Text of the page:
• Dr Sam Hunter, DC

Why is Magnesium so Important for Muscle Pain?

Latest research is indicating that in the western world over 80 percent of us are magnesium deficient.

So, is it really a big deal if we are magnesium deficient?

Short answer is YES! It can be a very big deal.

In fact, Magnesium is needed in over 300 essential enzymatic reactions in the body.

Some of the Main Ones are:

  • Protein synthesis. DNA and RNA in our cells require magnesium for cell growth and development.

  • Sparking of the electrical signals that must travel throughout the many kilometers of nerves in our bodies, including our brain, heart, and other organs.

  • Normal blood pressure, vascular tone, transmission of nerve cell signals, and blood flow.

  • Functioning of all nerves and muscles.

  • Release and binding of adequate amounts of serotonin in the brain.

Every system in the body requires a healthy level of magnesium to function correctly.

So basically, living without adequate levels of magnesium is like trying to operate a machine with the power off. And like a machine, it’s likely to malfunction.

So let’s concentrate, for a moment, on some of musculoskeletal benefits of Magnesium which is what we deal with at Peak Chiropractic on a daily basis:

Magnesium assists in muscle relaxation:

Muscles, which are in pain either from injury to themselves, or from damage to surrounding tissue are often in a protective spasm or at least increased tension state. Magnesium has been demonstrated to bring about relaxation in muscles.

Magnesium is a natural antispasmodic.

Muscles which are cramping and stiff or even as mentioned before in spasm, may respond very well to magnesium.

Magnesium is also effective in pain management:

Whether it be chronic or acute, a sprain or a strain, a pull or a tear, it would be safe to assume that everyone has experienced some degree of muscle or joint pain in their lifetime, however the role of supplementing magnesium in assisting treating these issues is rarely mentioned as a focal point of therapy.

Magnesium in pain management is not a new concept at all and multiple studies have been conducted on the value of magnesium in both the acute musculoskeletal pain conditions and chronic pain conditions.

In one study, fifty patients with chronic limb pain received either 500mg of magnesium sulphate with 75mg of lignocaine, or 75mg of lignocaine alone. The duration of pain relief was on average 23 days for the group that received the magnesium-lignocaine treatment, compared with 6 days with lignocaine alone. In another study, twelve cancer patients with neuropathic pain who had responded poorly to opioids were examined—10 of the 12 patients experienced partial or complete relief with administration of magnesium.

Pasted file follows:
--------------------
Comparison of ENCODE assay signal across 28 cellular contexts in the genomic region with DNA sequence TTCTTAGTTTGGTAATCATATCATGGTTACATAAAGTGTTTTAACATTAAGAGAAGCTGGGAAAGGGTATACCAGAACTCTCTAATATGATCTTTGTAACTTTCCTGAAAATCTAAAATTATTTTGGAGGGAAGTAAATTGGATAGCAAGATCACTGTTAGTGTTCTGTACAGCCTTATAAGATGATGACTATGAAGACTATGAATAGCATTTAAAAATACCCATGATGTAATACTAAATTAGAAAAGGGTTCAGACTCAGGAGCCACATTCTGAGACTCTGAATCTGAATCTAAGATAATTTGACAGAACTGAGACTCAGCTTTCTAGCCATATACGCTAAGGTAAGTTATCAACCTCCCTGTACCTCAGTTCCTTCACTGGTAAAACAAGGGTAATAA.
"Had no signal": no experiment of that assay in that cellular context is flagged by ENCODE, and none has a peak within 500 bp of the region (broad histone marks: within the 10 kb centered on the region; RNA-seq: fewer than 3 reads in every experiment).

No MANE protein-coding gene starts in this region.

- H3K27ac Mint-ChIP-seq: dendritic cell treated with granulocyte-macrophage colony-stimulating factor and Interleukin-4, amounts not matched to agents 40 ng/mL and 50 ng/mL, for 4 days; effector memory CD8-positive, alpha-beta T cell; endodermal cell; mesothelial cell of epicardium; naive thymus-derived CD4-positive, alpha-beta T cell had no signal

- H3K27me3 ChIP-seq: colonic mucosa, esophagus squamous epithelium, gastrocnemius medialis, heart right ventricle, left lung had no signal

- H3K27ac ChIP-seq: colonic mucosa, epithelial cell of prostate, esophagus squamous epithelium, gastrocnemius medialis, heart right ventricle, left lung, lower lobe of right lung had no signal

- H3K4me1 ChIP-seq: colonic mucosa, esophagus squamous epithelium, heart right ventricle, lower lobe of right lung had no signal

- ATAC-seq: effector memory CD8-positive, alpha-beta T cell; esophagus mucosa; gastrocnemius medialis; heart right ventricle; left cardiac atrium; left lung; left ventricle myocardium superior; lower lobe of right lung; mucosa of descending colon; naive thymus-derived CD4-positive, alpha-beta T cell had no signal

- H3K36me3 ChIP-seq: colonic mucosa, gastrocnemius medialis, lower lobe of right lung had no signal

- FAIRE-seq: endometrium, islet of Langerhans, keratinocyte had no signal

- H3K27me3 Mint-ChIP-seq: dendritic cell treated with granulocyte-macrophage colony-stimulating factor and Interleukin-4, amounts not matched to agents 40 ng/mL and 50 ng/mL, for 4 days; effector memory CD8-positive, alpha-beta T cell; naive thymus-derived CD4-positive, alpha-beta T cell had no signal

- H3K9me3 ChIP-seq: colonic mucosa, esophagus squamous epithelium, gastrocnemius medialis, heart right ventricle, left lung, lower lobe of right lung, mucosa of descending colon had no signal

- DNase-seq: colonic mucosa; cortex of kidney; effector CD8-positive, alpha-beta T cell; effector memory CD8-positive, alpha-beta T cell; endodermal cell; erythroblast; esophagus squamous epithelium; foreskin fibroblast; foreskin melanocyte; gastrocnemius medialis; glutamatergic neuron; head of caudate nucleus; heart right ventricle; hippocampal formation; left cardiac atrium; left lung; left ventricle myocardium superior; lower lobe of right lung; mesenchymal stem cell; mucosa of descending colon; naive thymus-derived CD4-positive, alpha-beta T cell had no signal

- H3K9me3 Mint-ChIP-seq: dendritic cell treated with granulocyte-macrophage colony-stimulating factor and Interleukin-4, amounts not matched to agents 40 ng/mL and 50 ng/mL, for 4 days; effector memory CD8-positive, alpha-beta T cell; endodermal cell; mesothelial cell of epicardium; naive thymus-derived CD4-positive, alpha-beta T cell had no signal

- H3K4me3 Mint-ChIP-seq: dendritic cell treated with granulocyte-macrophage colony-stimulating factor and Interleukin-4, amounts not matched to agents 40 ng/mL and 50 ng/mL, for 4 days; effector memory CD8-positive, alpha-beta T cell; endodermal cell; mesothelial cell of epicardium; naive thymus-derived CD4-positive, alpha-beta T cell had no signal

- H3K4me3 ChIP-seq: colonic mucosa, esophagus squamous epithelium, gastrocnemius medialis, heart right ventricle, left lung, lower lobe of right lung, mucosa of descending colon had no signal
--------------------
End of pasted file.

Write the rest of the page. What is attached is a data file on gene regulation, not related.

Migraine and tension Headaches, Fibromyalgia, Restless Leg Syndrome and Chronic Fatigue Syndrome (CFS) are other chronic conditions which recent studies are showing that magnesium is useful in bringing about some pain relief.

Often we have seen here at Peak Chiropractic, the dramatic difference made to a person suffering from a chronic musculoskeletal pain condition, by simply increasing a person’s magnesium levels (via diet or supplementation).

Feel free to chat with one of us, next time you are in the clinic, about the value of Magnesium for your particular condition.


1 Dr. Carolyn Dean, M.D., N.D., The Magnesium Miracle, Ballantine Books, New York, NY, 2007. 2 Institute of Medicine, Dietary Reference Intake for Calcium, Phosphorous, Magnesium, Vitamin D, and Fluoride, National Academy Press, Washington DC, 1997. 3 Rogers SA, Depression Cured at Last, SK Publishing, Sarasota, FL, 2000. 4 Crosby V, Wilcock A, Corcoran R, “ The safety and efficacy of a single dose (500 mg or 1 g) of intravenous magnesium sulfate in neuropathic pain poorly responsive opioid analgesics in patients with cancer.” J Pain Symptom Management, vol. 20, no. 1, pp. 35-39, 2000. 5 Steinlechner1 B, Dworschak1 M, Birkenberg B, Grubhofer G, Weigl M, Schiferer A, Lang T, Rajek A, “Magnesium moderately decreases remifentanil dosage required for pain management after cardiac surgery.” British Journal of Anaesthesia, vol. 96, no. 4, pp. 444-449, 2006 6 Altura BM, “Sudden-death ischemic heart disease and dietary magnesium intake: is the target site coronary vascular smooth muscle?” Med Hypothesis, vol. 8, pp. 843-848, 1979. 7 Tramer M.R., Glynn C.J., “Magnesium bier's block for treatment of chronic limb pain.” Pain, vol. 99, no. 1, pp. 235-241 8 Levaux C, Bonhomme V, Dewandre P.Y., Brichant J.F., Hans P, “Effect of intra-operative magnesium sulphate on pain relief and patient comfort after major lumbar orthopaedic surgery.” Anaesthesia, vol. 58, no. 2, pp. 131-135 9 Memiş D, Turan A, Karamanlioğlu B, Süt N, Pamukçu Z, “The use of magnesium sulfate to prevent pain on injection of propofol.” Anesthesia Analgesics, vol. 95, no. 3, pp. 606-608 10 Altura B, “Magnesium: the forgotten mineral in cardiovascular health and disease.” A Gem lecture at SUNY Downstate. Alumni Today, pp. 11-22, spring 2001. 11 Dr. Norm Shealy, M.D., Ph.D., Holy Water, Sacred Oil; The Fountain of Youth. 2000


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